Deadly Boko Haram Bombings Catalyze Peaceful Dialogue Between Christian, Muslim Students

Following bombings which killed more than 100 Nigerians in late May, Christian groups have reached out to Muslims in an effort to reconcile the estranged communities.

The Rev. Gideon Para-Mallam, regional secretary of the International Fellowship of Evangelical Students, told World Watch Monitor that some in the Christian community had reached out to their fellow Muslims, whom they recognized were also likely grieving loved ones.

Nigeria Boko Haram
Rescue workers on Wednesday were digging through rubble, searching for more victims of the two explosions that hit the city of Jos on May 20, 2014. |

''We resolved to go to our respective areas and try to stop anybody from organizing revenge actions as a result of the bomb blast. We resolved to encourage people to live in peace, and to show sympathy with those who have lost their loved ones, and support them in whatever ways we can rather than [harboring] anger, revenge and bitterness,'' he said.

Boko Haram, an Islamist terrorist group, is believed to have been behind the May killings which were the results of three bombings over four days. They struck individuals in a market during rush hour, which killed dozens of individuals, the majority of whom were women.

Among those killed were seven Christian medical school students who were returning home. Humphey Nwafor, whose daughter, Francisca, 20, was among those killed, did not discover that she had died until the day following the attacks.

''My daughter went for lectures as usual. After the bomb blast, I started searching in most of the hospitals but I couldn't find her until yesterday morning (May 21). I saw her body at the university teaching hospital mortuary," said Nwafor.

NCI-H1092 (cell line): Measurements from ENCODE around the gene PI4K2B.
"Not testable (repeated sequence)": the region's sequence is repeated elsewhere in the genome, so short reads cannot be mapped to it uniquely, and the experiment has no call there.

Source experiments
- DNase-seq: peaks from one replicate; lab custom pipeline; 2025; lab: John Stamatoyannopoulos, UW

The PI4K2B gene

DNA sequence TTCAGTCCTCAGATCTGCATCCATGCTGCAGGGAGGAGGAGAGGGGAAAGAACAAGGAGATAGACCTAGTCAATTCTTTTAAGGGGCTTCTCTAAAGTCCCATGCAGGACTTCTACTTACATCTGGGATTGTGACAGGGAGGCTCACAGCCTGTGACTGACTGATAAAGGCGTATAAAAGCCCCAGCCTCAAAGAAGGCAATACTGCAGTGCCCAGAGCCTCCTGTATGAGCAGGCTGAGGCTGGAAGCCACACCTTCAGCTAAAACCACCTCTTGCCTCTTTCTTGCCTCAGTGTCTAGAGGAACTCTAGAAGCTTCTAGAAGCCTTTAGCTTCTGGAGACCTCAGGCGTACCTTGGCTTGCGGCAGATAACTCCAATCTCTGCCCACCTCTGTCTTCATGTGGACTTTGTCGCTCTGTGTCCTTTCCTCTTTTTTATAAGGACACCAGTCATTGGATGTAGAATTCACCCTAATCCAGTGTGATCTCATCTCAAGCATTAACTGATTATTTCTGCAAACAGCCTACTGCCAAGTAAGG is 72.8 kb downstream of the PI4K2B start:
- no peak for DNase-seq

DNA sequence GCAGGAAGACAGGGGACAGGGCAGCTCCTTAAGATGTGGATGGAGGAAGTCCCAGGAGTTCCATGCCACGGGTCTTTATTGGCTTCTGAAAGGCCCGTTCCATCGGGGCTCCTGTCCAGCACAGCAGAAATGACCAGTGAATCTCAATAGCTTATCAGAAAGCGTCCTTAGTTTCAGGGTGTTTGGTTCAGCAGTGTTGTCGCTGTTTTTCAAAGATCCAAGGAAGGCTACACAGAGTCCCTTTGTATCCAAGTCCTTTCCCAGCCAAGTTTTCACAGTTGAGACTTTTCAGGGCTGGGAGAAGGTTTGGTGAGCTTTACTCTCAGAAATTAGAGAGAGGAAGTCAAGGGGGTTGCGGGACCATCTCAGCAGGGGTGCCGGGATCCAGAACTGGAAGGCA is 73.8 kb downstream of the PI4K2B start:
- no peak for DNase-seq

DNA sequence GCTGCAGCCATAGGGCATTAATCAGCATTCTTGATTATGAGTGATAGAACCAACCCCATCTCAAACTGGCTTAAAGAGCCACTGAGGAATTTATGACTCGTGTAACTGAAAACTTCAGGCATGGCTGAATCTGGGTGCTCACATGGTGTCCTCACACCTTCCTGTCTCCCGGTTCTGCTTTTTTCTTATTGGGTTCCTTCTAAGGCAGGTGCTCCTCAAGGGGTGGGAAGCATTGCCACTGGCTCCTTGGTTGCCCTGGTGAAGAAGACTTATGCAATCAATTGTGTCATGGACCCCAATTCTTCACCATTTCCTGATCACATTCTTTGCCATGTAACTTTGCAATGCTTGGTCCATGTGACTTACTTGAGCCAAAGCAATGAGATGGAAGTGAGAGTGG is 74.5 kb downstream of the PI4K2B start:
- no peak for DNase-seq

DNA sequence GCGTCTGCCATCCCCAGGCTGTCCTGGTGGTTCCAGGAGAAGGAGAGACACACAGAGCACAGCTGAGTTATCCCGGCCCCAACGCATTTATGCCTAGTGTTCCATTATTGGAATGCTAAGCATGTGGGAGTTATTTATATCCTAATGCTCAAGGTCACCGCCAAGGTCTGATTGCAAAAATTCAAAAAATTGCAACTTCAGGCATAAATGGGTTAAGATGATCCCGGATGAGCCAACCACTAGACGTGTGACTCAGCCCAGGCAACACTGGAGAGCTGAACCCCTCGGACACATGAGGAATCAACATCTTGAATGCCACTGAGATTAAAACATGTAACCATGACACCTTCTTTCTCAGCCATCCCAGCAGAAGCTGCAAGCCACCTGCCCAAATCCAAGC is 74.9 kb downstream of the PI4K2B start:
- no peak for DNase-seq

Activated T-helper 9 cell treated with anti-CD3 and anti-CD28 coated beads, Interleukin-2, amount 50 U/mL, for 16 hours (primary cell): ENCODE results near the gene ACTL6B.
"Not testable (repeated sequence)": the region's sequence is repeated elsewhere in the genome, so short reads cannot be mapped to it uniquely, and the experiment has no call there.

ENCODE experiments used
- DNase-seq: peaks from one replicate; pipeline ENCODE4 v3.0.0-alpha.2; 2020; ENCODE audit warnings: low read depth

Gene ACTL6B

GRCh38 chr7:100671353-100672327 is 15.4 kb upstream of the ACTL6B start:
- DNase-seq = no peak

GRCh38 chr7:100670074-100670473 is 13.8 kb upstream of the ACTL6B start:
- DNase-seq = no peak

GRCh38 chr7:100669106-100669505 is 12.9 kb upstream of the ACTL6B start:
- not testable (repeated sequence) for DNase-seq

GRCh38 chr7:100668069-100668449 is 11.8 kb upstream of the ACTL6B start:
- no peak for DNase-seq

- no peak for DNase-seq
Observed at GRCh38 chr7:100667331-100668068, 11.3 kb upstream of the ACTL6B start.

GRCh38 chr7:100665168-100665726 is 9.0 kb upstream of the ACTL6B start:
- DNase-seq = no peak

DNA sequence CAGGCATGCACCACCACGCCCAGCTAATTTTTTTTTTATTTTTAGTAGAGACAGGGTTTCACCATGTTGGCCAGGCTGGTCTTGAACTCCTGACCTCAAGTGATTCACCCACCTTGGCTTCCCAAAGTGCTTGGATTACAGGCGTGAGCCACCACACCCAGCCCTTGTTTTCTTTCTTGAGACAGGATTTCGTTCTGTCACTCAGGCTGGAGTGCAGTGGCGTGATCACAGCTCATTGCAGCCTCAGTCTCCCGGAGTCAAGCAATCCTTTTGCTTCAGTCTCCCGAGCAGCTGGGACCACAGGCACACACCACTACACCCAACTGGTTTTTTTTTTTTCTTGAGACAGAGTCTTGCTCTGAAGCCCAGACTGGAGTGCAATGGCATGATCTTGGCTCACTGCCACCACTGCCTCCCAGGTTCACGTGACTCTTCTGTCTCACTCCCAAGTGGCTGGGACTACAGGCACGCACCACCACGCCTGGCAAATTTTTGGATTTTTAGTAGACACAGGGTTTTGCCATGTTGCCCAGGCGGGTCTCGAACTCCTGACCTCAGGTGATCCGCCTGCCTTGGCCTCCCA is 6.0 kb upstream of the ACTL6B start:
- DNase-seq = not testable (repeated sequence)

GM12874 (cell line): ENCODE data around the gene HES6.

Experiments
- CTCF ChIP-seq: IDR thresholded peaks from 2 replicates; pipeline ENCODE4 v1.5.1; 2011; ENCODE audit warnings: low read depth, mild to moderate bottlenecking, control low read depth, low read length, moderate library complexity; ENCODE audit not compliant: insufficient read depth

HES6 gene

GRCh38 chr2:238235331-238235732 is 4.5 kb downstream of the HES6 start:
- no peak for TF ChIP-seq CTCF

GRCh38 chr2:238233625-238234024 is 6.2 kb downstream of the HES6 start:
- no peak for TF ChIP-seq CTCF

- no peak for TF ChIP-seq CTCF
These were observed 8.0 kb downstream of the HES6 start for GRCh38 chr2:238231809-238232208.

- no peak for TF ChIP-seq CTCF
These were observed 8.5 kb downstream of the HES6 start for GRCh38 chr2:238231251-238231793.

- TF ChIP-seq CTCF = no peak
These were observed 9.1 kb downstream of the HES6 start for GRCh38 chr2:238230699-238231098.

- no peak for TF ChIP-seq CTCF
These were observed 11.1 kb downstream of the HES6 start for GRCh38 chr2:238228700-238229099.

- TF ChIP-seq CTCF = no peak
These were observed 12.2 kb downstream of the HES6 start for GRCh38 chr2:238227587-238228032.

A man only identified by his first name, Christopher, told World Watch Monitor that the bombs killed his wife and two daughters.

''My wife went to the market to buy some food. After the market, she went to visit her uncle in a nearby hospital. She was walking along the market, just after her visit when the bomb exploded, killing her and our 5-month-old baby girl, and also her sister who was with her," he said.

Jos is the capital of Plateau state and has been a frequent target by the Islamist Boko Haram in recent years. Since 2010, Boko Haram has bombed a church and attacked villages on the outskirts of the city.

According to World Watch Monitor, Christians have also retaliated in response.

"In February 2012, one of the insurgents drove a car packed with explosives into a church, killing himself, two worshippers and wounding 38 others. In response, a group of Christian youths beat two Muslims to death. A month later, another suicide bomber attacked a Catholic Church, killing three people. Christian youths again responded in reprisal killings, resulting in the death of 10 Muslims."

Some Nigerian Christians are worried that increased violence in Jos has threatened the relative amount of safety that Christians once believed was in the area.

Insurgents have killed thousands since the group was founded in 2002, according to BBC, and they continue to increase their violence against civilians on an almost daily basis, because they believe local vigilante groups are assisting the military. Furthermore, Boko Haram violence has spiked since it made international headlines with the abduction of over 200 schoolgirls in April.

President Goodluck Jonathan, who has been criticized by nationals for his slow response to the group's wave of attacks, is currently working alongside the Nigerian military to free the girls. However, forcibly doing so could be dangerous and possibly prompt more kidnappings.

According to Doyin Okupe, Jonathan's senior adviser, the military actually knows where the girls are.

"… You just cannot storm a place like that," Okupe said, according to a CNN report. "I believe that by God's grace, we are very near the end of this whole unfortunate saga."

The United States and other international leaders have offered Jonathan help as they are concerned about the possibility of further turmoil in the country which is now considered Africa's largest economy.

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